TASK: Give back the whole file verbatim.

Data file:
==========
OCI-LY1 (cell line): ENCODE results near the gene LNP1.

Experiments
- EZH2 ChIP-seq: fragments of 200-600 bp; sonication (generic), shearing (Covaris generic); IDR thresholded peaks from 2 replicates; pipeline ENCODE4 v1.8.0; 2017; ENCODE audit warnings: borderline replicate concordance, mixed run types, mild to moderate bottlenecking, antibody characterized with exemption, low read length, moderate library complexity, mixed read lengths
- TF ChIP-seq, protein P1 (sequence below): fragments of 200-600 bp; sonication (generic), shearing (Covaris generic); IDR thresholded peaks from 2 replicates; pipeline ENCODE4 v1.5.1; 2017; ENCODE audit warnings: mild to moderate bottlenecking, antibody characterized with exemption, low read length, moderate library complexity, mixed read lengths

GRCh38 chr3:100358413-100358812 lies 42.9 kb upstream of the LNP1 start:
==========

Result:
OCI-LY1 (cell line): ENCODE results near the gene LNP1.

Experiments
- EZH2 ChIP-seq: fragments of 200-600 bp; sonication (generic), shearing (Covaris generic); IDR thresholded peaks from 2 replicates; pipeline ENCODE4 v1.8.0; 2017; ENCODE audit warnings: borderline replicate concordance, mixed run types, mild to moderate bottlenecking, antibody characterized with exemption, low read length, moderate library complexity, mixed read lengths
- TF ChIP-seq, protein P1 (sequence below): fragments of 200-600 bp; sonication (generic), shearing (Covaris generic); IDR thresholded peaks from 2 replicates; pipeline ENCODE4 v1.5.1; 2017; ENCODE audit warnings: mild to moderate bottlenecking, antibody characterized with exemption, low read length, moderate library complexity, mixed read lengths

GRCh38 chr3:100358413-100358812 lies 42.9 kb upstream of the LNP1 start: